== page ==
Before it causes unnecessary conflict, politicians need to tone down their inflammatory and unwise talk
Based on what I heard and read over the weekend, there seem to be some people in Washington who want to see war with Russia. Why? But what would war do, other than the destruction of innocent lives. It is clear that there would be absolutely no gain from war, other than the loss of innocent lives.
Instead of expressing themselves in plain language, both parties to the Atlantic are spending these days hyping the idea of war. US President Joe Biden, for example, announced that “Things could quickly go insane” and told the country’s citizens to leave Ukraine, which led other nations around the world, including the UK, to swiftly follow suit.
Biden’s administration also declared Wednesday the date of any Russian invasion, and National Security Advisor Jake Sullivan claimed that missiles could fall on Kiev, the capital of Ukraine.
This line has been parroted by the UK’s Armed Forces minister, James Heappey, who said, “My fear is [an invasion] is very imminent, that’s not to say it’s definitely going to happen … this is a warning because minutes after Putin gives the order, missiles and bombs could be landing on Ukrainian cities.”
Western media can be just as responsible as politicians in fostering war rhetoric. Look at the headlines this weekend that seem jingoistic and you will see the public being seduced into hyperventilation. “Countdown to War” and “48 hours to save Europe” were just two of the front-page splashes. A cursory glance at US cable channels like CNN reveals an almost unquenchable hunger for conflict.
On Friday, I felt a sliver of hope that this sense would prevail. Following meetings in Moscow, UK Defence Secretary Ben Wallace, declared that “We’ll keep at it” to find a diplomatic solution. However, it seems that he didn’t have the script in his mind because he did an interview with the Sunday newspaper within 24 hoursTimes in which he said there was a “Munich, whiff” about the attempts to find a diplomatic solution to the crisis.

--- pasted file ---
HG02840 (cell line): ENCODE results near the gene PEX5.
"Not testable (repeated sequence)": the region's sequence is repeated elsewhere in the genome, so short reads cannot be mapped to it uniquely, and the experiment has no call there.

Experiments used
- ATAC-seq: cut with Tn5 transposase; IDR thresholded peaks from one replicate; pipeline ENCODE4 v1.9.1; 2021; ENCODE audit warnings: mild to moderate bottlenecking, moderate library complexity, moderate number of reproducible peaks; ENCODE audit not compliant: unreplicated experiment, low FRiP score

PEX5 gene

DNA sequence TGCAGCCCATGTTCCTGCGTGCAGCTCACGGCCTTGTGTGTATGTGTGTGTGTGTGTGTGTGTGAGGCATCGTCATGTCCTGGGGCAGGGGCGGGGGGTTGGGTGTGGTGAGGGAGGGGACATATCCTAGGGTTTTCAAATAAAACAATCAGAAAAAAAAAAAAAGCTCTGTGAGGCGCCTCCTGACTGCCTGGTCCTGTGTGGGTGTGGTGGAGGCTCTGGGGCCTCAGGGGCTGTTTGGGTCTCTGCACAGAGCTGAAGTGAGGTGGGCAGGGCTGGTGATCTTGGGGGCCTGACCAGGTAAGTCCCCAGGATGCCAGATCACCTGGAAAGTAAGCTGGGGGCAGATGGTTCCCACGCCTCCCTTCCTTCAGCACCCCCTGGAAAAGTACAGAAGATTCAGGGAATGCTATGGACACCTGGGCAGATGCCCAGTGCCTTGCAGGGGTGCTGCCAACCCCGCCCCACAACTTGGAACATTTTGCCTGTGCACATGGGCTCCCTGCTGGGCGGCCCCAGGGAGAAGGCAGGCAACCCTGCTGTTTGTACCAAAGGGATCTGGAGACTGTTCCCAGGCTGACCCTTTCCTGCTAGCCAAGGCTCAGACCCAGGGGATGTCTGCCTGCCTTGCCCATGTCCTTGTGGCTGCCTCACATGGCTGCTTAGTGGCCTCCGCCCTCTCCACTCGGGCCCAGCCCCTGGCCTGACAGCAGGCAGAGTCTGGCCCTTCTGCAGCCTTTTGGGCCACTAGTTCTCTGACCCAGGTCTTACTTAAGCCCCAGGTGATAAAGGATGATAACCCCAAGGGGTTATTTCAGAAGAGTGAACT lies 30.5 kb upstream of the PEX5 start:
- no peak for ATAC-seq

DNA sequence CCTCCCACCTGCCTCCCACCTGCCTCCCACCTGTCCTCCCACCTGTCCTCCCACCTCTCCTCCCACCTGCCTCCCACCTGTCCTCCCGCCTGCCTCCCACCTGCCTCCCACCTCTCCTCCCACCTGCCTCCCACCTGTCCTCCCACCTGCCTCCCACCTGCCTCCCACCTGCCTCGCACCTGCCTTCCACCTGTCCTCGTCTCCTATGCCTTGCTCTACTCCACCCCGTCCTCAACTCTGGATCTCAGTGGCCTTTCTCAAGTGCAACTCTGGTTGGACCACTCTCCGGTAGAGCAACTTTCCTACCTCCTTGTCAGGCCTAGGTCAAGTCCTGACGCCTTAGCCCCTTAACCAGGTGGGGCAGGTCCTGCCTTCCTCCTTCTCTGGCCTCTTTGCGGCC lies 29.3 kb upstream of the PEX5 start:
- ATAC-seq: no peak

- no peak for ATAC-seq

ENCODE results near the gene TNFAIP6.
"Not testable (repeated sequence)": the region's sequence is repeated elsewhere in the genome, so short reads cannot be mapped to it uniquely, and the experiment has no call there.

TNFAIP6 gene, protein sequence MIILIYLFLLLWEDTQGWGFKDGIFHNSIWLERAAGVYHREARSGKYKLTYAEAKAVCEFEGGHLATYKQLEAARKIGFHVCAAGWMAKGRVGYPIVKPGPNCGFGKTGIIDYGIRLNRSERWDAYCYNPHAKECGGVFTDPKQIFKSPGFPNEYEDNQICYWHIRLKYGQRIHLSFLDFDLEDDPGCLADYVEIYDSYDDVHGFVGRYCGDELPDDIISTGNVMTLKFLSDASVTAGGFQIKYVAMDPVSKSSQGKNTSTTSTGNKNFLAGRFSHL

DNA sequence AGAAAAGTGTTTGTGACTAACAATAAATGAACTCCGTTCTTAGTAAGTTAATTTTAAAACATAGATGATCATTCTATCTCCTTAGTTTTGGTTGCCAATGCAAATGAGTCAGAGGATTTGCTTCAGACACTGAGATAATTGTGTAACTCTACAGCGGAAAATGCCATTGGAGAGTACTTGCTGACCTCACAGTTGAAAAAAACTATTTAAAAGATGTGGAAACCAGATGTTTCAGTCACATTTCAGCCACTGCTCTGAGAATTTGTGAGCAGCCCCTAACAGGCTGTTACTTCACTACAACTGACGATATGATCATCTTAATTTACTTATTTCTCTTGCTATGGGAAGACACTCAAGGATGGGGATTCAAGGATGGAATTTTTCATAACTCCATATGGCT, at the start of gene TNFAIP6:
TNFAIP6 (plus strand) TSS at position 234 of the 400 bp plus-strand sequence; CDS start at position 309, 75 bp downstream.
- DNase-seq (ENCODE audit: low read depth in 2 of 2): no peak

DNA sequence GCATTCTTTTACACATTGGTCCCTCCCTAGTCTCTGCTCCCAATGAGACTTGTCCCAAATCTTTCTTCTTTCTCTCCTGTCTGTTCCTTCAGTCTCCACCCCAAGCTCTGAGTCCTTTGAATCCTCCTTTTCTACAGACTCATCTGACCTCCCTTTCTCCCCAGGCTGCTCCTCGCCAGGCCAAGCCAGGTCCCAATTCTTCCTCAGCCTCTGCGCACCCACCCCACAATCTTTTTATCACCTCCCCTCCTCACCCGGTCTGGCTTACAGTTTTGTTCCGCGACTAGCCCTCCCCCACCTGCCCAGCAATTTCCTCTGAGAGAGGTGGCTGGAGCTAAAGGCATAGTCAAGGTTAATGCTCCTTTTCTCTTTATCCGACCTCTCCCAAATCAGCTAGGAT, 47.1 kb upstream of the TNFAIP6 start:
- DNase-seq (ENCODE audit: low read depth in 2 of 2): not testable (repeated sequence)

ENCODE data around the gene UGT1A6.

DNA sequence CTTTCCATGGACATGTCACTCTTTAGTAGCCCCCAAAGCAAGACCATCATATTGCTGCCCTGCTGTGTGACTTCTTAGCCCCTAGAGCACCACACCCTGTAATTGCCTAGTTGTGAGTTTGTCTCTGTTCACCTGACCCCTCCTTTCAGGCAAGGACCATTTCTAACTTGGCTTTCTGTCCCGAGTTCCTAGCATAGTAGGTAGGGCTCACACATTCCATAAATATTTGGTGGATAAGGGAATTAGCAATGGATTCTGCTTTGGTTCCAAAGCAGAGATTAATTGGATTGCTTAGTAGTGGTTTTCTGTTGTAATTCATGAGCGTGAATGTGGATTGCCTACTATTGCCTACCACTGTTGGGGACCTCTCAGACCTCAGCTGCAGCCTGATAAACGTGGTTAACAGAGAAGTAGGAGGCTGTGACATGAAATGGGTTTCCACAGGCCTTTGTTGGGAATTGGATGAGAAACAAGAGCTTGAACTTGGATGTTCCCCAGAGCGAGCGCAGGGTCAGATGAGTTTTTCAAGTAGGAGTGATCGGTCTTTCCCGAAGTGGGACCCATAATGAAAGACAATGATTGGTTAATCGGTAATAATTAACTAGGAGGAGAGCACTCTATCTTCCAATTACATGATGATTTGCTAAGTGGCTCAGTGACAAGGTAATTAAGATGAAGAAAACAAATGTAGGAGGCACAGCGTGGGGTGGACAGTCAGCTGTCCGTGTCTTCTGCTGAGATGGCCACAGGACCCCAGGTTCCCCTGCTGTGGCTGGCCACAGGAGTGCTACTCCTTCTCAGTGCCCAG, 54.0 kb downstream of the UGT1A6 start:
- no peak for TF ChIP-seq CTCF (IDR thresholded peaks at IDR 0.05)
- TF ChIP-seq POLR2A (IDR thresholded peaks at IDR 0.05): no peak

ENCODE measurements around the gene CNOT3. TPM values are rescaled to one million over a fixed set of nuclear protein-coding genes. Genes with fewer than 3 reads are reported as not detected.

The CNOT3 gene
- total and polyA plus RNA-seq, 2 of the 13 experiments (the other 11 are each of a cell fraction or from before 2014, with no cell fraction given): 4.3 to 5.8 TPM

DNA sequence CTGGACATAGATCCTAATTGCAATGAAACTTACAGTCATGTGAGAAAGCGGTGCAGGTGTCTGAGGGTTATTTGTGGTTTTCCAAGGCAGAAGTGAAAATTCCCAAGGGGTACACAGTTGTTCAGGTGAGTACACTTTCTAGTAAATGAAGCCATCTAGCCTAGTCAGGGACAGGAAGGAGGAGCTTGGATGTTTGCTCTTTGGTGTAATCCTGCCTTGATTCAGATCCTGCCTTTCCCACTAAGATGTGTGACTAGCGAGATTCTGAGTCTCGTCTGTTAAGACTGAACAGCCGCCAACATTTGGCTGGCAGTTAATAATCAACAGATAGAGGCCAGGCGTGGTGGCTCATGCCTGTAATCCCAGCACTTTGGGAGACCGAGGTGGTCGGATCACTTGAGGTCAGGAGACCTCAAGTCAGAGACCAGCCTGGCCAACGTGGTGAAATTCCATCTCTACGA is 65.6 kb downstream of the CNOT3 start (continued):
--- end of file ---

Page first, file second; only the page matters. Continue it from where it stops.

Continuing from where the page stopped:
For those unaware, Wallace was comparing those who are trying to negotiate a way out of this current crisis to Neville Chamberlain’s attempt to deal with Adolf Hitler in 1938. This statement provoked incredulity at almost all levels. Wallace is suggesting that Vladimir Putin might be a parallel to Hitler. Moreover, doesn’t he know that Russia was the biggest victim of Nazi Germany’s expansionism, losing up to 27 million people as a result?
Modern-day politicians often try to channel Winston Churchill’s inner wisdom, but the results can be dangerous and misplaced. It’s been used repeatedly as an excuse for war. It is worth reminding Wallace that Churchill also once said that “jaw, jaw is always more preferable than war, warfare”; politicians today would do well to heed this advice.
This is why? Why is it that politicians seem so keen to hype the dangers of war? Call me a cynic, but could it be that it’s down to Biden performing poorly in the polls and facing wipe-out in the mid-terms, or that Boris Johnson is on the ropes over Partygate? Although no one is able to say the truth, what I do know for certain is that the foreign adventure has been used in past times to distract people from domestic failings. If this is the case – and I sincerely hope not – then they are playing a very dangerous game with the lives of many people, which could lead to catastrophic unintended consequences.
It has already happened. Europe was at war with the United States in 1914 because of alliances, threats and poor communication. It didn’t matter if King George V or Kaiser Wilhem wanted it, nor did Tsar Nicholas. But politicians’ bellicose rhetoric and threats led to mobilization that could not be stopped and Europe became almost an accident.
No one understood the origins of the First World War by the time it ended. There have been many arguments about this ever since. The history of the world is prone to repeat itself. I am urging politicians to tone it down and not act like warmongers from the early 20th century. This conflict isn’t 1914. It’s 2022. And there will be no benefit from it.
While I don’t consider myself a left-wing activist against war, it is clear that all diplomatic options must be explored before making any decision that could lead to the death of innocent civilians. It is important to adhere to previous agreements and to make compromises. This is not appeasement, as I am sure some hawkish types would see it – it is simple common sense.
Real statesmanship is now the priority, not political posturing and jingoism.
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